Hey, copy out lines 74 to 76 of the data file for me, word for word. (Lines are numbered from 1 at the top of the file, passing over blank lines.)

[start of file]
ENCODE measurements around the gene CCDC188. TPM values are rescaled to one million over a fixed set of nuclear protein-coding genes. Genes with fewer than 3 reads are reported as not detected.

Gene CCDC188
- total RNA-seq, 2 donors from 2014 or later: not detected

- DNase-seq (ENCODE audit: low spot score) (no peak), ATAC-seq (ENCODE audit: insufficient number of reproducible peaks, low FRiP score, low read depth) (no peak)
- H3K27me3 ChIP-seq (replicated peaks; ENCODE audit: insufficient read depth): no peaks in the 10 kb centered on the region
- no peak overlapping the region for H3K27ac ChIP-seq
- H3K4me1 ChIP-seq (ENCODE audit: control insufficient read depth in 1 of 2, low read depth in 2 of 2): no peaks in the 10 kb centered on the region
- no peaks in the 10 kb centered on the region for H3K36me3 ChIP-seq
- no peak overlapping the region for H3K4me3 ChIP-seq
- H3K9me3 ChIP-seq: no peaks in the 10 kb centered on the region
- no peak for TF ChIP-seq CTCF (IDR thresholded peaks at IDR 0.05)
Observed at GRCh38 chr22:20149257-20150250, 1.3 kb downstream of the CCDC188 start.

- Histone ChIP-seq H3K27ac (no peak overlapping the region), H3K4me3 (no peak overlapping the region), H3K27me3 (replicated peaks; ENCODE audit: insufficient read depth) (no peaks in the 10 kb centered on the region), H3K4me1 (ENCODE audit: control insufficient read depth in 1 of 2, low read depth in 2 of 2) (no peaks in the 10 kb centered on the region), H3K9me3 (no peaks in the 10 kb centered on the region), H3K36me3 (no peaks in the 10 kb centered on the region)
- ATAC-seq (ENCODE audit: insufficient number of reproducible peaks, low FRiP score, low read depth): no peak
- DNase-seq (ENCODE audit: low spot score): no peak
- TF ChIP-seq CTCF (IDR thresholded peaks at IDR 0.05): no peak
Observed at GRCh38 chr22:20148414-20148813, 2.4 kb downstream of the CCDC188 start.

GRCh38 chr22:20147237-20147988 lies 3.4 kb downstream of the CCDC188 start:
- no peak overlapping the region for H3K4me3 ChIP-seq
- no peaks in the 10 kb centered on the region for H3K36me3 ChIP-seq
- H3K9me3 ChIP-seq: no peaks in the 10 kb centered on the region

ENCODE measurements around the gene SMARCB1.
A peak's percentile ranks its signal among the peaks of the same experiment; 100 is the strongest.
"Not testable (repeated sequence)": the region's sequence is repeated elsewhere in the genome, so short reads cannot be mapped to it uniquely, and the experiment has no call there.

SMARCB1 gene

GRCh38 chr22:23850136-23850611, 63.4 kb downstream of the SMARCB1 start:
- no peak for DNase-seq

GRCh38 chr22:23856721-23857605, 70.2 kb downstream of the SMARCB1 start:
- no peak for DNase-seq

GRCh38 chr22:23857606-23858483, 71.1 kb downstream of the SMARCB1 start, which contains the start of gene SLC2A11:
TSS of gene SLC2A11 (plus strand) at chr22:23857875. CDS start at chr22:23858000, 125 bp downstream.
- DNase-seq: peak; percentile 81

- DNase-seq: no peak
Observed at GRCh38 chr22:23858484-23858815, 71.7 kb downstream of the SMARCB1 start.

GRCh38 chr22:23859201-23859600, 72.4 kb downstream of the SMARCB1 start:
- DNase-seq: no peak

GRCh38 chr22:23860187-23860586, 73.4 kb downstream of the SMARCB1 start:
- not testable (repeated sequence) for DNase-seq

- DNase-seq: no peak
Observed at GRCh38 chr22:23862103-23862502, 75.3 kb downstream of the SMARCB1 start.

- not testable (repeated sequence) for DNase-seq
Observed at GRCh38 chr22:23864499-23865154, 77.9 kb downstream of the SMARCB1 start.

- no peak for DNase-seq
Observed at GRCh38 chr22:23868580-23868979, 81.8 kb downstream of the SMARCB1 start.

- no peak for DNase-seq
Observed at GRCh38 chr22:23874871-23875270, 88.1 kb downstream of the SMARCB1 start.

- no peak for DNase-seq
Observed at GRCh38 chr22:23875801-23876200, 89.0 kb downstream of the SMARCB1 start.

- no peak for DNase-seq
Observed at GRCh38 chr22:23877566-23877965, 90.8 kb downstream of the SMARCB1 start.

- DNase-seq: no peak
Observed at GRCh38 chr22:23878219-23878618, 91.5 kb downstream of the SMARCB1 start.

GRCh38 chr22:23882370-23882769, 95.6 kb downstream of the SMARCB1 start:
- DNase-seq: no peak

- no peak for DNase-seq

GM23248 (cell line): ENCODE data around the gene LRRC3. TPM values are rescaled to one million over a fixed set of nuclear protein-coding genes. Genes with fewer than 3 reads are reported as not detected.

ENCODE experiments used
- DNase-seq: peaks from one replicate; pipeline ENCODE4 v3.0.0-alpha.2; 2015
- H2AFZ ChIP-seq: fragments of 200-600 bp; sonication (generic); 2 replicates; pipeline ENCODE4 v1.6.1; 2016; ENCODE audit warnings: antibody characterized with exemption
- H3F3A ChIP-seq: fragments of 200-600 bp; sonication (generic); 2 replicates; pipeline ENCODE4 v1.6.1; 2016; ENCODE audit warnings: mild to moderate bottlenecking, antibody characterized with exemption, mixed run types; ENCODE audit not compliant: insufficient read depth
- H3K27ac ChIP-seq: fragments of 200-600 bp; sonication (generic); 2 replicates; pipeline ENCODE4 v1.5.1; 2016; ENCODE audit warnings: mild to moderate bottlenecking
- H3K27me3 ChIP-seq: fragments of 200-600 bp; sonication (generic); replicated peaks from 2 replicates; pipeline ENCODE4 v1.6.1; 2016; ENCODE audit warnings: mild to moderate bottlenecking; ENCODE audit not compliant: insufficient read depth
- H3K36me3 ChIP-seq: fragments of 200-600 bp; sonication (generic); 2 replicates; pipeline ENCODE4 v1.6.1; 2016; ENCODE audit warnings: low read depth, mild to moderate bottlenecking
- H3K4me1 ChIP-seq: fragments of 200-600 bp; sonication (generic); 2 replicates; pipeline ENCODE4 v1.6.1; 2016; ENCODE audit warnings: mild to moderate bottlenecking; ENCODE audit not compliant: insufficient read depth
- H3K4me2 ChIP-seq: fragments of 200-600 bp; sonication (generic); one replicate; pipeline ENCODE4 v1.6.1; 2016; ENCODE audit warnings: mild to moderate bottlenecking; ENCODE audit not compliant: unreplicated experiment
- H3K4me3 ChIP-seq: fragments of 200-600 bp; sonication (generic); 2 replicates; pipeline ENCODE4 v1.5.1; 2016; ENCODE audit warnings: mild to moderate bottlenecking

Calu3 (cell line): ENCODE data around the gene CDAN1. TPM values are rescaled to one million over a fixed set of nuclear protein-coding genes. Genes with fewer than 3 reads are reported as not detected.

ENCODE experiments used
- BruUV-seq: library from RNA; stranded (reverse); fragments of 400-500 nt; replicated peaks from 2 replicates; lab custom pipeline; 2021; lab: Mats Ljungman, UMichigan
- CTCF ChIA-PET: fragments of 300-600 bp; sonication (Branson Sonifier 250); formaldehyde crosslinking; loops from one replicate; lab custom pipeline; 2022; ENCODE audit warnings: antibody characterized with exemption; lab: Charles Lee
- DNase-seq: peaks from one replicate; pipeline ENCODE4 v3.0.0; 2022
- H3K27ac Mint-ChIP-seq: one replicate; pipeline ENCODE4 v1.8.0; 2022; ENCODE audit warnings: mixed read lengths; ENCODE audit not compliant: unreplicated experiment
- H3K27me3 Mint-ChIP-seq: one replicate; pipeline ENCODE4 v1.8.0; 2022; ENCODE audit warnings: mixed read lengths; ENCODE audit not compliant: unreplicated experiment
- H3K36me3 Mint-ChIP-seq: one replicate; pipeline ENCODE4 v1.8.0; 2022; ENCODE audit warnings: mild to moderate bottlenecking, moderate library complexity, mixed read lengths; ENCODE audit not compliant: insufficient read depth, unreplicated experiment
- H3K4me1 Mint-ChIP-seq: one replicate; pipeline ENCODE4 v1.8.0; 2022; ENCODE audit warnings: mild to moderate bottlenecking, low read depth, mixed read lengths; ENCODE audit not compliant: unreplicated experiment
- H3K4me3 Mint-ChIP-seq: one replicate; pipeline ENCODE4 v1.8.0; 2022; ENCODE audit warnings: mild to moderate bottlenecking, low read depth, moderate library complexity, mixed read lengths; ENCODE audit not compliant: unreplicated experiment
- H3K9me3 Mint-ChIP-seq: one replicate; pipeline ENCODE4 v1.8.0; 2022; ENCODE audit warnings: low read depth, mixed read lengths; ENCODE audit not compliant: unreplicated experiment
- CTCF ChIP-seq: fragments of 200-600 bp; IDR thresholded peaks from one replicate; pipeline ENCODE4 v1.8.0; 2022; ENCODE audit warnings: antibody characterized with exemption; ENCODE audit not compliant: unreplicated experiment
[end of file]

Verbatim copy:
- H3K36me3 Mint-ChIP-seq: one replicate; pipeline ENCODE4 v1.8.0; 2022; ENCODE audit warnings: mild to moderate bottlenecking, moderate library complexity, mixed read lengths; ENCODE audit not compliant: insufficient read depth, unreplicated experiment
- H3K4me1 Mint-ChIP-seq: one replicate; pipeline ENCODE4 v1.8.0; 2022; ENCODE audit warnings: mild to moderate bottlenecking, low read depth, mixed read lengths; ENCODE audit not compliant: unreplicated experiment
- H3K4me3 Mint-ChIP-seq: one replicate; pipeline ENCODE4 v1.8.0; 2022; ENCODE audit warnings: mild to moderate bottlenecking, low read depth, moderate library complexity, mixed read lengths; ENCODE audit not compliant: unreplicated experiment